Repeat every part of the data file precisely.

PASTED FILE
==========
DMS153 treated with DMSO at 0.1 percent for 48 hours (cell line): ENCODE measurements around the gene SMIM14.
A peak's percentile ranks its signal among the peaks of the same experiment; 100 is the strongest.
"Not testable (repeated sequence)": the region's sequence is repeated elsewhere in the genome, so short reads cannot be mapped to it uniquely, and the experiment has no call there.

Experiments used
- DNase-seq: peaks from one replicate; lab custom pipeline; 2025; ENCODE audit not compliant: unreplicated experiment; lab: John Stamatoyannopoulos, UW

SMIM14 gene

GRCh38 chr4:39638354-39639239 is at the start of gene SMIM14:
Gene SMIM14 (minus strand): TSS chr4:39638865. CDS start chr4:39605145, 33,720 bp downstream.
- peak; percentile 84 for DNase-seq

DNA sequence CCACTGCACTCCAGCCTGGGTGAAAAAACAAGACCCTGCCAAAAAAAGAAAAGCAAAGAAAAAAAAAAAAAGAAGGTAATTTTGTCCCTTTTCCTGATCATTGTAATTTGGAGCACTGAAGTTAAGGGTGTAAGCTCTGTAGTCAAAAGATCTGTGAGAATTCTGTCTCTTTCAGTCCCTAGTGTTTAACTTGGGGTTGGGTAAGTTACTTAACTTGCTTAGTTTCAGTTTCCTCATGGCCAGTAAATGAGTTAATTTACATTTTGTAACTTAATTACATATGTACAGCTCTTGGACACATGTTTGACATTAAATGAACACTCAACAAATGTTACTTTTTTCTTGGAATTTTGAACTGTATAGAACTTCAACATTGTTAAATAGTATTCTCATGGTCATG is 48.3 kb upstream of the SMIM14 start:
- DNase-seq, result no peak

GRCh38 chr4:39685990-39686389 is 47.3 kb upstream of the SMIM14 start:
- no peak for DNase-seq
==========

DMS153 treated with DMSO at 0.1 percent for 48 hours (cell line): ENCODE measurements around the gene SMIM14.
A peak's percentile ranks its signal among the peaks of the same experiment; 100 is the strongest.
"Not testable (repeated sequence)": the region's sequence is repeated elsewhere in the genome, so short reads cannot be mapped to it uniquely, and the experiment has no call there.

Experiments used
- DNase-seq: peaks from one replicate; lab custom pipeline; 2025; ENCODE audit not compliant: unreplicated experiment; lab: John Stamatoyannopoulos, UW

SMIM14 gene

GRCh38 chr4:39638354-39639239 is at the start of gene SMIM14:
Gene SMIM14 (minus strand): TSS chr4:39638865. CDS start chr4:39605145, 33,720 bp downstream.
- peak; percentile 84 for DNase-seq

DNA sequence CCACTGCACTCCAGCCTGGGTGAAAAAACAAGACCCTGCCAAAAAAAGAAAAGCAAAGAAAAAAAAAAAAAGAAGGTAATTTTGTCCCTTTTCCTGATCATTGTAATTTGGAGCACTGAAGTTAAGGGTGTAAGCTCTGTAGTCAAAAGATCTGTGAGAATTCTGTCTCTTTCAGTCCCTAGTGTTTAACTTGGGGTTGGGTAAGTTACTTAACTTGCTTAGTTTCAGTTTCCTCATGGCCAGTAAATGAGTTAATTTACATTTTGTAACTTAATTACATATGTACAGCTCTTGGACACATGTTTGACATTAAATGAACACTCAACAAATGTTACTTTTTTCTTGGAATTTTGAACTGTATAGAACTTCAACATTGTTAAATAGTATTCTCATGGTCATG is 48.3 kb upstream of the SMIM14 start:
- DNase-seq, result no peak

GRCh38 chr4:39685990-39686389 is 47.3 kb upstream of the SMIM14 start:
- no peak for DNase-seq